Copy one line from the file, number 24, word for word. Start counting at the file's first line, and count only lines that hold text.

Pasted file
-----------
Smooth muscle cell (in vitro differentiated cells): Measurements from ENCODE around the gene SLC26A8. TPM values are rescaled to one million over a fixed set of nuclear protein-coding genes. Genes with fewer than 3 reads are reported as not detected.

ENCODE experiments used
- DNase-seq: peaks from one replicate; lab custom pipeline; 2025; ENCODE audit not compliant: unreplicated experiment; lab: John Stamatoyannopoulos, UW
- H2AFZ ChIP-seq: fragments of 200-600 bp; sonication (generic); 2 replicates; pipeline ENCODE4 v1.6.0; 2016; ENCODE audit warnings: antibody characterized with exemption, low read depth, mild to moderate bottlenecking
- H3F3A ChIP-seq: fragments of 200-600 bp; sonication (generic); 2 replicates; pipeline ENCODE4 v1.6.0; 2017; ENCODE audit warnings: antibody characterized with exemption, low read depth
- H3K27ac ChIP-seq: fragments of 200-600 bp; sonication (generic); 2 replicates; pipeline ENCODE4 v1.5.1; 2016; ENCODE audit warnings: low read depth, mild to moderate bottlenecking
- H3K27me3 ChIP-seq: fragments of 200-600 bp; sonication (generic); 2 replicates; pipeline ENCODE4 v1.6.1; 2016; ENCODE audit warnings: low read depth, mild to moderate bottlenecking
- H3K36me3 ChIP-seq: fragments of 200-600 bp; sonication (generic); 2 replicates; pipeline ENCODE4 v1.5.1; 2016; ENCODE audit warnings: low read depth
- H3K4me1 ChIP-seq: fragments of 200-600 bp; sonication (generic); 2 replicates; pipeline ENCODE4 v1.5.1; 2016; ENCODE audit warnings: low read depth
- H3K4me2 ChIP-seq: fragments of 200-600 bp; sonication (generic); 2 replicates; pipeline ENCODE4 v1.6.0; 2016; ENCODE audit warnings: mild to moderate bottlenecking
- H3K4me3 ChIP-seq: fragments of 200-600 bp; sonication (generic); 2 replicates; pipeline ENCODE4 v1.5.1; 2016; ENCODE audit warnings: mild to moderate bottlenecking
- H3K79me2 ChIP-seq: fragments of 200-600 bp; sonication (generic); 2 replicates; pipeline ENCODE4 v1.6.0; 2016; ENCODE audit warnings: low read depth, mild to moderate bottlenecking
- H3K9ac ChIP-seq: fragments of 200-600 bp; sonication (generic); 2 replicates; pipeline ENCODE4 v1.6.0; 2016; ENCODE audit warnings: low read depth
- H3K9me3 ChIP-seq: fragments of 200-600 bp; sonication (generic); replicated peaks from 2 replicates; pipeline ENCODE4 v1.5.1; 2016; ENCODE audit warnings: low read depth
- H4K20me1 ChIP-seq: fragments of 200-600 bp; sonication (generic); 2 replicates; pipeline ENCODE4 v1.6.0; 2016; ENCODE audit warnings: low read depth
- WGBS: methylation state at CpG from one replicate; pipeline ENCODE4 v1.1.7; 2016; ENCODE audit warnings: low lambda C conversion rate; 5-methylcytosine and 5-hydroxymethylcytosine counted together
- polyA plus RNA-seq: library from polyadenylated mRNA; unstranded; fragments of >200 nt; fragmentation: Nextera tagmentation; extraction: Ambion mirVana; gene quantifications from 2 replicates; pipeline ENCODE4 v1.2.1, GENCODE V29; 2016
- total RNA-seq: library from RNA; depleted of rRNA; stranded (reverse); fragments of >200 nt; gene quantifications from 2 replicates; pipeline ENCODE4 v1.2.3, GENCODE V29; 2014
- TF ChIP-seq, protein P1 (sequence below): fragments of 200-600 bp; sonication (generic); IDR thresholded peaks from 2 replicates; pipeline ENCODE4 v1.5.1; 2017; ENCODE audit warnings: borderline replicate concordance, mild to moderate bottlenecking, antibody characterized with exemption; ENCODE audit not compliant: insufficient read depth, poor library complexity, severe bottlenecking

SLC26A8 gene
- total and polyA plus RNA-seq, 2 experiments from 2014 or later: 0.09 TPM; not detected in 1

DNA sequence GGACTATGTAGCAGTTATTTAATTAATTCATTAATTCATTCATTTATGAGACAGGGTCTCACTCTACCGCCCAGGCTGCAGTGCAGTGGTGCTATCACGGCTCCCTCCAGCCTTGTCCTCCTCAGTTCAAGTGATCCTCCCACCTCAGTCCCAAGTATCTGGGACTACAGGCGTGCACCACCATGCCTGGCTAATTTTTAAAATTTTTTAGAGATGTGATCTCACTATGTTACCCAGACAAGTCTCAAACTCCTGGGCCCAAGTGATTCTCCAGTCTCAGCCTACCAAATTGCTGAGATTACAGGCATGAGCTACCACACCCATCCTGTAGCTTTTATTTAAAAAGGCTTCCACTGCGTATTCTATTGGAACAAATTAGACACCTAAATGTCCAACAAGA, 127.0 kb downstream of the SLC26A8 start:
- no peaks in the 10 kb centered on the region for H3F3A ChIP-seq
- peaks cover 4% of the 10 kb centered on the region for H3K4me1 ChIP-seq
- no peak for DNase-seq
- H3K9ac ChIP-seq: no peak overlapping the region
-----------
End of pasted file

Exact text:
- peaks cover 4% of the 10 kb centered on the region for H3K4me1 ChIP-seq